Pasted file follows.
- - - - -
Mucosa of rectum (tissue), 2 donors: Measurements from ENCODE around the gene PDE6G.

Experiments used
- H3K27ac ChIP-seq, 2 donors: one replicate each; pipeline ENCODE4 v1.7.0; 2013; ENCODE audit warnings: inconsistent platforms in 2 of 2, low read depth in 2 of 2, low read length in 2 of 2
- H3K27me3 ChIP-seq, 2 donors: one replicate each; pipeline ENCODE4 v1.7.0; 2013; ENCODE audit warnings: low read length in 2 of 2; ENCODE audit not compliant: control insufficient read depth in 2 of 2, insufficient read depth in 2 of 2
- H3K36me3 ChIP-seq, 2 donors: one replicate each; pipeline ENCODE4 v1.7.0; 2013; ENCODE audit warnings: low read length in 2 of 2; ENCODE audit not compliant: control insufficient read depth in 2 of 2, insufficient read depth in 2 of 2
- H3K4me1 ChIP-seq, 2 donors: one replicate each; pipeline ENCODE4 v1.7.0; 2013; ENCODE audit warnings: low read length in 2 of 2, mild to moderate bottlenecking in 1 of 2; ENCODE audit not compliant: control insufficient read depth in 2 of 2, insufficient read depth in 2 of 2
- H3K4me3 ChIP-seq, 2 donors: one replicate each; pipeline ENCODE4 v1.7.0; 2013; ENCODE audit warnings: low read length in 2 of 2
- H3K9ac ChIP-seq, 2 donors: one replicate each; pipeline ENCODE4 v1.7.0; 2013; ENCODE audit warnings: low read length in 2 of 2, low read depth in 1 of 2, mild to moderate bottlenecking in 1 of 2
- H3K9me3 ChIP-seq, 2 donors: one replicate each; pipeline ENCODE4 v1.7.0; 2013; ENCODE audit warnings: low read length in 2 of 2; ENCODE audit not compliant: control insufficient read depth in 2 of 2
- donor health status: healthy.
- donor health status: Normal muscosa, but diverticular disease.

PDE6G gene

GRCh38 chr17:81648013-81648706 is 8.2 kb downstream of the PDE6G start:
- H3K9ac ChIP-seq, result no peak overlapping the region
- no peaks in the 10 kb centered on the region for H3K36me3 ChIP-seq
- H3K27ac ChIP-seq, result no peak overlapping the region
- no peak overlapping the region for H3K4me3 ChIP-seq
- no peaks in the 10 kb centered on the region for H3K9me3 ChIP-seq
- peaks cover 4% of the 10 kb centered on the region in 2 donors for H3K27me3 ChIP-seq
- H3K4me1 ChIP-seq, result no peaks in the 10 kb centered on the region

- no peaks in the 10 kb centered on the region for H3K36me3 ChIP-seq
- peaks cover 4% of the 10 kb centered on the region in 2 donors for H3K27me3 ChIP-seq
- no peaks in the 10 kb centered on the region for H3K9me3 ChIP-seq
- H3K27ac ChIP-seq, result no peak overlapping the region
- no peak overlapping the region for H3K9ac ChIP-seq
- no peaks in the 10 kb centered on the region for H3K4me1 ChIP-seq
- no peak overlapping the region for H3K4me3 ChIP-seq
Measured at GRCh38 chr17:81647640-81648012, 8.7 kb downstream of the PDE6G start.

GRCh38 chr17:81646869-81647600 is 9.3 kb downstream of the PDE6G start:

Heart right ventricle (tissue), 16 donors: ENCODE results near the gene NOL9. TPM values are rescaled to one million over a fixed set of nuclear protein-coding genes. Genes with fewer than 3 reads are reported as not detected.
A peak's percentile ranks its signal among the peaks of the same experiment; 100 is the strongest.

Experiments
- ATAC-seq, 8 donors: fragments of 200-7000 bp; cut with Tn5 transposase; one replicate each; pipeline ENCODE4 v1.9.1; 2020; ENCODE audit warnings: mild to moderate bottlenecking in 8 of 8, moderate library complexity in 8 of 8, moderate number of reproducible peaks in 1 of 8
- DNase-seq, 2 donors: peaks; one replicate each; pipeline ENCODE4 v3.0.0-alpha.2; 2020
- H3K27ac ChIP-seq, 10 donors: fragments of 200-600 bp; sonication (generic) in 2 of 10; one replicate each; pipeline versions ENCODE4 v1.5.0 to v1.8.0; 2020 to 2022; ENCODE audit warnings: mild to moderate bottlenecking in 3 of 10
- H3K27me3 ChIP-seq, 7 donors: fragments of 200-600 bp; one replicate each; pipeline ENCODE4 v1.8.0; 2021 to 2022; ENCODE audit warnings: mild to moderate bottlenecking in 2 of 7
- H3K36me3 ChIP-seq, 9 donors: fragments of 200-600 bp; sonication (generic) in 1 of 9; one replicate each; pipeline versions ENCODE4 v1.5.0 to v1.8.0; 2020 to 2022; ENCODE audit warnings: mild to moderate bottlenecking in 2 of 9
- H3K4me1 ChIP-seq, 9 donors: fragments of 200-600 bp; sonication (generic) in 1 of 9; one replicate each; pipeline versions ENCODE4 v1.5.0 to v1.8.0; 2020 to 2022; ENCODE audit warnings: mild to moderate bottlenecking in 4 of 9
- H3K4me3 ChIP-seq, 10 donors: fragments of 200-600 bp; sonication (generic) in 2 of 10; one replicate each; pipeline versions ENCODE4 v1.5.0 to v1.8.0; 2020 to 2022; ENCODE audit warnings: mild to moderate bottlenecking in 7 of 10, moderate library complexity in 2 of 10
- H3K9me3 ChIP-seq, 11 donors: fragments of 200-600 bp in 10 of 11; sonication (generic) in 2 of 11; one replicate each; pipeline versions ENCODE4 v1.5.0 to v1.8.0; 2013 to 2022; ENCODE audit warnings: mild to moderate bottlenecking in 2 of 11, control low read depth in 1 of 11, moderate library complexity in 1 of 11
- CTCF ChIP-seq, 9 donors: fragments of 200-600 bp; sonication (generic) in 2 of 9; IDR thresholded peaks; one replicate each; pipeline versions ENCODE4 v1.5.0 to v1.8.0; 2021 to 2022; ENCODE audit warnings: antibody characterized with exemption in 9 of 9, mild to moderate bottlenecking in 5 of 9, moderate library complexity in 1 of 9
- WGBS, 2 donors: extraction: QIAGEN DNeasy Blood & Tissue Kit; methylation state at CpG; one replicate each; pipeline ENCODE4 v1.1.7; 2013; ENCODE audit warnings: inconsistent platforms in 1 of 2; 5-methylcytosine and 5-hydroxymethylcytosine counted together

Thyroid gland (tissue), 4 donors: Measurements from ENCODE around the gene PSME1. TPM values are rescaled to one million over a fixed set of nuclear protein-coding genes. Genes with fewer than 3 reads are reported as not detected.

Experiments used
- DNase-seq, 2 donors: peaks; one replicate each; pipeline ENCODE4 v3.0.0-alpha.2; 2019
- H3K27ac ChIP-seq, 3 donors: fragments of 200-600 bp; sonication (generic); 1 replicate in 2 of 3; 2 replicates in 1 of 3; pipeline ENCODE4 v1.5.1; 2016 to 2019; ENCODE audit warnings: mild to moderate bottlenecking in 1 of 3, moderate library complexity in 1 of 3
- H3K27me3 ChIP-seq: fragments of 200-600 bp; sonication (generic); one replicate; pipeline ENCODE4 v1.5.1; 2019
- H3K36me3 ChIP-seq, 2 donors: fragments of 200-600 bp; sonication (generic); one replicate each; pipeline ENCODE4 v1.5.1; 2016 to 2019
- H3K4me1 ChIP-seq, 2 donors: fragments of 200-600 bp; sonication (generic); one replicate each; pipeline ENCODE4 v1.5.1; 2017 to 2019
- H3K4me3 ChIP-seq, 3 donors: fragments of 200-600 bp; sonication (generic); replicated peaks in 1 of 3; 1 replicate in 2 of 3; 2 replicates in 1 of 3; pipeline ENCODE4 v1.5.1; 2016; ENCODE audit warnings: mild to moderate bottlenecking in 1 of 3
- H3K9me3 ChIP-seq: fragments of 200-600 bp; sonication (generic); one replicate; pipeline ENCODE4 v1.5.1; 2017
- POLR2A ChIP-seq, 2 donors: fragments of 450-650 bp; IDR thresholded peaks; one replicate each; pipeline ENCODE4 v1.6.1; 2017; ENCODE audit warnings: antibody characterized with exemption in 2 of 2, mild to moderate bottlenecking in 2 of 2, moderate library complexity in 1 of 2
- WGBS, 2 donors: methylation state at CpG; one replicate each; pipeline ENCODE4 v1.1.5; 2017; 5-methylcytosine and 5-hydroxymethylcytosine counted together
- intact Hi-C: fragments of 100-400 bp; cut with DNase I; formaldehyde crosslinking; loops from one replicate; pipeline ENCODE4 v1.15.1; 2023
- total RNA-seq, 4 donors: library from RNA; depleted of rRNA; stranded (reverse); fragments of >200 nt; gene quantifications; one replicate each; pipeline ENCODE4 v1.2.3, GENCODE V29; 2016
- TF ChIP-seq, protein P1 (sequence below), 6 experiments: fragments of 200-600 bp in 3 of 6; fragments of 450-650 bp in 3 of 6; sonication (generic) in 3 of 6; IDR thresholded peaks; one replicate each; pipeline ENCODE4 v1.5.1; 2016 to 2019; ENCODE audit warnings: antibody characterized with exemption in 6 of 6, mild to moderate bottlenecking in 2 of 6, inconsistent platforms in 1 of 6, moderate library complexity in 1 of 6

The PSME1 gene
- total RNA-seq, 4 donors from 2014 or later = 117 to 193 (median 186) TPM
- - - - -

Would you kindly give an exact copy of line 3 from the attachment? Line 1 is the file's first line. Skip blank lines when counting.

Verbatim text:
- H3K27ac ChIP-seq, 2 donors: one replicate each; pipeline ENCODE4 v1.7.0; 2013; ENCODE audit warnings: inconsistent platforms in 2 of 2, low read depth in 2 of 2, low read length in 2 of 2